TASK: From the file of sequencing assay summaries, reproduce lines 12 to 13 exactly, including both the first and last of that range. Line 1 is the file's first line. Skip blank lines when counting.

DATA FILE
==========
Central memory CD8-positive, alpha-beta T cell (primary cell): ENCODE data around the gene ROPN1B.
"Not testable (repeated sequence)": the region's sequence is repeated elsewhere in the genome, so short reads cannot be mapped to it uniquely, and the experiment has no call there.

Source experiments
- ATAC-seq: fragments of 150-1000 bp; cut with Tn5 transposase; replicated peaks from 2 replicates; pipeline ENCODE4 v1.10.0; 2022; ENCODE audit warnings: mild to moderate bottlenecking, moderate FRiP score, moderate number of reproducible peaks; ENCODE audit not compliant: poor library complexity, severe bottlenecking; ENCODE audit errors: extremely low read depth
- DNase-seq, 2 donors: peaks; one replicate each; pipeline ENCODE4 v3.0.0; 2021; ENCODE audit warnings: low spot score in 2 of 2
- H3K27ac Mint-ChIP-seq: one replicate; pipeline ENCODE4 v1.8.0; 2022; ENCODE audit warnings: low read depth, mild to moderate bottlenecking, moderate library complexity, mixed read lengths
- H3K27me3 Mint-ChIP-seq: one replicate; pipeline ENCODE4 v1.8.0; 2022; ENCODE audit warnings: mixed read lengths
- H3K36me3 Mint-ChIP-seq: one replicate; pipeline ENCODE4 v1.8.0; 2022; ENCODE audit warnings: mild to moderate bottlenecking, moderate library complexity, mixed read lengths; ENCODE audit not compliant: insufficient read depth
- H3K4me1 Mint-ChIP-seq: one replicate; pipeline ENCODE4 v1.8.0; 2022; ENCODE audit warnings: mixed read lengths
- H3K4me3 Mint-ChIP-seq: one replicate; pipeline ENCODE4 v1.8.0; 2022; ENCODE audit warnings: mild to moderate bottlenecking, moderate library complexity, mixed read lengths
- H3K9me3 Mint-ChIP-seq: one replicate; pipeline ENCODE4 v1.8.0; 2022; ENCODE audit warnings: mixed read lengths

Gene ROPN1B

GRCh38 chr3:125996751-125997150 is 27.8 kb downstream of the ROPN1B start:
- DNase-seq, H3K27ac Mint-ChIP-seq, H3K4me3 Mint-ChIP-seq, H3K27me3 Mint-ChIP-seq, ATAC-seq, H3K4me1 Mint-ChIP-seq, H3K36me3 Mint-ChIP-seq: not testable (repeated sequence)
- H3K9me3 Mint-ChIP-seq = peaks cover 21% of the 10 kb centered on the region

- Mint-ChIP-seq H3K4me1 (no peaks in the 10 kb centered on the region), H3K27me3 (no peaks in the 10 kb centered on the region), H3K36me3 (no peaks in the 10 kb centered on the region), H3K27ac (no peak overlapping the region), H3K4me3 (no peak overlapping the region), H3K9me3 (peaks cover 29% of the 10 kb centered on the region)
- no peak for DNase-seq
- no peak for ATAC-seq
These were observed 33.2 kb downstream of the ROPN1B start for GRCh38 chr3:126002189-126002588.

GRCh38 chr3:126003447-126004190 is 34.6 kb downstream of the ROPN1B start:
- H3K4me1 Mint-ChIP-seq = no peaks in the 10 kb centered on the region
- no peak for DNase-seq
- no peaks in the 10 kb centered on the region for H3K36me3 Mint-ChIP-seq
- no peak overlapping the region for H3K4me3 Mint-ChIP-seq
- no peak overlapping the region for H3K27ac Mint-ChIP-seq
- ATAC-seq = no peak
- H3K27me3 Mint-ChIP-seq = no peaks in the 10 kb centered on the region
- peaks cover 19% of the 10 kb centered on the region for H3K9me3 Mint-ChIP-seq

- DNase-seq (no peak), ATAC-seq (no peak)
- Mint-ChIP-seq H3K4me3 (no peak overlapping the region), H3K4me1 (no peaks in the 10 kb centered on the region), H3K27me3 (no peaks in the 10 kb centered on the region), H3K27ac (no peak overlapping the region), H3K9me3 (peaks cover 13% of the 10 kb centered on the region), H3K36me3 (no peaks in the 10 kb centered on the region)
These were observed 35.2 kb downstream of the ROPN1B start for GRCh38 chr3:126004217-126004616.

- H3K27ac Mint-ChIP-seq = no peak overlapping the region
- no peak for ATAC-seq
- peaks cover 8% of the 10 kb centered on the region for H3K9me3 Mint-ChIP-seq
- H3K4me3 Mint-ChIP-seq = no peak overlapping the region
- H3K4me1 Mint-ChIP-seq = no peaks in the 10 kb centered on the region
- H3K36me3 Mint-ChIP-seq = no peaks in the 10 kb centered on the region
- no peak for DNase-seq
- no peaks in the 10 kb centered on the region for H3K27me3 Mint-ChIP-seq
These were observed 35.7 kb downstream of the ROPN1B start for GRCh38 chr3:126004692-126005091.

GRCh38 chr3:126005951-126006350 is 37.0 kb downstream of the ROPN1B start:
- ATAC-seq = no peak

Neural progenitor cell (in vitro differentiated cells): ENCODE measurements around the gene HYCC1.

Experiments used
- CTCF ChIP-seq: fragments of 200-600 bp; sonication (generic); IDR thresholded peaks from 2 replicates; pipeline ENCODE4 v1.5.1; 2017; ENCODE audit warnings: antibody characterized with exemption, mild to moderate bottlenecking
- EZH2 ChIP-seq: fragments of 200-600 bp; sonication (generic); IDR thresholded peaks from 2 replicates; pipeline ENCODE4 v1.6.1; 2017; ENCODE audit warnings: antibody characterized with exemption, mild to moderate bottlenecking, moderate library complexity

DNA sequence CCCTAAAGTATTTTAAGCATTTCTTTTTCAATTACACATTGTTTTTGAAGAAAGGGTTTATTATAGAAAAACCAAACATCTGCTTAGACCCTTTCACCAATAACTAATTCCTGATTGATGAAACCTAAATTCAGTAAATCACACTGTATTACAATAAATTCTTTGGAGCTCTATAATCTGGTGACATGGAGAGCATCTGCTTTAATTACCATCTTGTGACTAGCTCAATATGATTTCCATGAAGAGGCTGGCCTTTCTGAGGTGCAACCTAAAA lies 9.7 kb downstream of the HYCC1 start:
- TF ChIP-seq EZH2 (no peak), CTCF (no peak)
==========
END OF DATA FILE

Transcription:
Gene ROPN1B

GRCh38 chr3:125996751-125997150 is 27.8 kb downstream of the ROPN1B start: